Having spent 5 years working from home and raising the kids I am not ashamed to say that one of the things I love about my new corporate job is getting all dressed up again. My go to is a beautiful silk shirt - they are easy to slip on, look good with almost anything and even in the searing Sydney summer heat, if they are 100% silk, they are still a failsafe option.
However, if you wear a silk shirt each weekday you either have a very high dry-cleaning bill or a lot of delicate washing to do! I choose not to dry clean my silk - not only is it expensive, I feel that I often get silk items back with a funny shine to it that I just don't like.
So here is how I wash my silks at home.
Step one: clean the cleaner
The first thing I do is run a "Rinse & Spin" cycle through my front loader washing machine with nothing in it - this just cleans the washing machine and removes any residual strong detergent used for previous washes. 20 minutes is more than enough time.
Step two: remove stains
I remove all the makeup, pen marks or other stains I find on my shirts at the end of a long day. My solution is cheap & cheerful (over 125 years old and less than $1 a bar); it is not glamours but boy does it work!
I use some water and rub a cake of Sunlight Soap on the stain and then rub the fabric together lightly in a tub of luke warm water to remove the yellow of the soap (some of the stain comes off at this stage too). I try to do this for all my items just a few minutes before putting it all in the wash as I don't want the yellow of the Sunlight Soap to leave a mark (so far I have never had that problem).
STEP THREE: into the washing machine
I wash my whites / light colours together and any blacks / dark colours in a separate wash. Once I have removed all the stains I pop all the silk, synthetic or other delicate items into our front loading washing machine (I, personally, would not use a top-loading washing machine for delicate silks, unless it is one of the new ones without a piece in the middle of the drum. I have just found that the structure in the middle of the drum can pull delicate items and ruin the garment).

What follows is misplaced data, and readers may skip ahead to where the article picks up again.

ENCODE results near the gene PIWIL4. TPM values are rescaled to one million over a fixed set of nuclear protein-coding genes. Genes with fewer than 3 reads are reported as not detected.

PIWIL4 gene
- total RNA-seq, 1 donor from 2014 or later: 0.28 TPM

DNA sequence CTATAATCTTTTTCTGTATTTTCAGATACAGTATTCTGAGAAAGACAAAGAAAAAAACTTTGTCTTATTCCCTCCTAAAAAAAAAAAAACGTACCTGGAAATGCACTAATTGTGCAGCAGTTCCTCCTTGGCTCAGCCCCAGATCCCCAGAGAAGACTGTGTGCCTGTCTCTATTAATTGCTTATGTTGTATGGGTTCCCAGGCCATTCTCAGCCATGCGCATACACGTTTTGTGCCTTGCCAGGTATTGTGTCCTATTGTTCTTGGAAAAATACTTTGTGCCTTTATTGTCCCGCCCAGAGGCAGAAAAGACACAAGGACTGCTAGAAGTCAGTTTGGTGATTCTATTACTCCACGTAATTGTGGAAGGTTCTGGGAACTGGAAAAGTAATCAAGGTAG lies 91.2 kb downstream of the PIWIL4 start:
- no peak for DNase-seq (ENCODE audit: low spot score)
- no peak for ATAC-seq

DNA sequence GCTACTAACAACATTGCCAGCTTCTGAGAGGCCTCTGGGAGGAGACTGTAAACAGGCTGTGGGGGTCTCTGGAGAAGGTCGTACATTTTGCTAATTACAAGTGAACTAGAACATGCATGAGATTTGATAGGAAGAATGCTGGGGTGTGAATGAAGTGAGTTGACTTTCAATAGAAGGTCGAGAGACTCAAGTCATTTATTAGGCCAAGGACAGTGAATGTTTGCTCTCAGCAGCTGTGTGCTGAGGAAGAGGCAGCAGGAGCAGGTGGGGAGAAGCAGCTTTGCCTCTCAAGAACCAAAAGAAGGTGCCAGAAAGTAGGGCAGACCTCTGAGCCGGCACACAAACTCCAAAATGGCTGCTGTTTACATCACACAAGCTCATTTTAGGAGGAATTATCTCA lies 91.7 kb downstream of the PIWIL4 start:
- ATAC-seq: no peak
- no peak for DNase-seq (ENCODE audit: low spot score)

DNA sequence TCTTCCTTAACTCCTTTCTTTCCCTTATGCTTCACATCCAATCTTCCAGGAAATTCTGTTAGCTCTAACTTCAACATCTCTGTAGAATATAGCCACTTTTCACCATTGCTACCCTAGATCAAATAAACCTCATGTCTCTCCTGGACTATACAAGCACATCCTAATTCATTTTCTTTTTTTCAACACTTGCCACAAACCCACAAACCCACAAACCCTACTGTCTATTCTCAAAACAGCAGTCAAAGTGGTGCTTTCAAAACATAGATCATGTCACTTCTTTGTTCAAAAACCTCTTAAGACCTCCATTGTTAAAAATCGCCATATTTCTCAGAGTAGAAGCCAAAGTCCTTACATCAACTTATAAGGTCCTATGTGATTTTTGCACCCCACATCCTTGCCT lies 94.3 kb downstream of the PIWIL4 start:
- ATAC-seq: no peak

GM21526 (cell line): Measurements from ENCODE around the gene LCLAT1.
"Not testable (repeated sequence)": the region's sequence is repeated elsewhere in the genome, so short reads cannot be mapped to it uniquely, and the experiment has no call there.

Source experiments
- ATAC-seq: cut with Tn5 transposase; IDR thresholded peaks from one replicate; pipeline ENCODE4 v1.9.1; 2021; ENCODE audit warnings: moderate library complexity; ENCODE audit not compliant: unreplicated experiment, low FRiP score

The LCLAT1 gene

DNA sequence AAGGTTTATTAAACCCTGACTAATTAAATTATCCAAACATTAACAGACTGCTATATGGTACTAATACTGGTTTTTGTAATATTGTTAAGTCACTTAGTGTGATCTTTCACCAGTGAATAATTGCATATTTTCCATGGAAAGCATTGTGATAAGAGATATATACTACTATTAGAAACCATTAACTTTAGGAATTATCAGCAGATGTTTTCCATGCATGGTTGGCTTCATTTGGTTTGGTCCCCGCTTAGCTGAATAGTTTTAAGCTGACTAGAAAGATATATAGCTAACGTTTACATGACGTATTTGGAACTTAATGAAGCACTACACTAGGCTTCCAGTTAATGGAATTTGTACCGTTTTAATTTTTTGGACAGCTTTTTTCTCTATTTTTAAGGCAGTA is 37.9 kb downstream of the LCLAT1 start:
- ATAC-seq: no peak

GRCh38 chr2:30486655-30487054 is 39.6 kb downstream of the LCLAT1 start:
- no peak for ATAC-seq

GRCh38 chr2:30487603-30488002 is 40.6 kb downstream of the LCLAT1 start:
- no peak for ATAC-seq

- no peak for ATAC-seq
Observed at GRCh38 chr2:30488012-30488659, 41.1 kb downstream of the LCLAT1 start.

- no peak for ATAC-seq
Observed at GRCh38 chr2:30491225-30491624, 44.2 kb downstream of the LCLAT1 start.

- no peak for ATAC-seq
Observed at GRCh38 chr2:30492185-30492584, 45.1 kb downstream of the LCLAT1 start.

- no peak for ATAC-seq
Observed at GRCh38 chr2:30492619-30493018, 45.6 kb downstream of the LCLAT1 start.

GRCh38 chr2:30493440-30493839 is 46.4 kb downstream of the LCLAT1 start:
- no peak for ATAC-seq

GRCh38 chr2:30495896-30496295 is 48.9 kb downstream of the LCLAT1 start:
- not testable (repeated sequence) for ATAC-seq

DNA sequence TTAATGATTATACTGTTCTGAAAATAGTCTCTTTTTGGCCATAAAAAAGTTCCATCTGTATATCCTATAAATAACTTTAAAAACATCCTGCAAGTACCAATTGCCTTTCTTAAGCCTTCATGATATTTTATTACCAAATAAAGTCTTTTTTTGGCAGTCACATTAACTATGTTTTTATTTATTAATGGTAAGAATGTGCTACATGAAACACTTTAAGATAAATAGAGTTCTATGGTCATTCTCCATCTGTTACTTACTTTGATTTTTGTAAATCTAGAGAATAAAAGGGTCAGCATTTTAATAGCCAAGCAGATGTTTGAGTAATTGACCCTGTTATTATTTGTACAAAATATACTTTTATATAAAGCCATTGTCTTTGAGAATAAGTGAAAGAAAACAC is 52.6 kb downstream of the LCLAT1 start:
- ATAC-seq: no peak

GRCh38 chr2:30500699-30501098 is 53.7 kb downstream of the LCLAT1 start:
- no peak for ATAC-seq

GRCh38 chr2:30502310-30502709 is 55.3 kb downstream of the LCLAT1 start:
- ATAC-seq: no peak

I've found success setting the water at 30 degrees celsius and the spin speed at 800 rpm for about 45 minutes. Have a play with your settings to see what gives you this combo - I seem to need to use the "Sports" setting. The 30 degrees give a little warmth to help with stain removal, however it is not too hot to ruin the shirt. If you have any particularly delicate pieces or pieces with structure I recommend using The Laundress mesh bags (they are bigger than the washing bags from lingerie stores so can fit a couple of shirts) to protect them.
I love The Laundress' Delicate Wash for my silks. It is a bit more expensive than a regular washing liquid, however for my special pieces it is worth the splurge (you can buy it online straight from The Laundress in NYC or try Peters of Kensington or The Butlers Trading Company to purchase locally). I poor the liquid over the top of the clothes (rather than into any liquid dispenser built into the machine).
Step four: hang to dry
I just hang my items on a small airer (from Ikea) with plastic pegs. If you wanted you could hang on a coat hanger, however I find the peg marks come out easily when ironing. Top tip: do not hang outside in the sun. Unlike cotton, silk hates the sun - white silk turns yellow, coloured and black silk fades and all silk suffers! I learnt this the hard way.
Step five: iron
Ironing may not be a thrill a minute, however the "tip" that leaving your silk shirts in the bathroom while you have a hot shower has just never worked for me. So I press them properly. To keep them smelling divine and to make the ironing more efficient I swear by The Laundress' Ironing Water (again just for the silks - for everything else tap water is just fine!)
have just worn your silk top for a couple of hours, as opposed to a full day, spray a little The Laundress Delicate Spray, pop back in the wardrobe and save yourself a wash!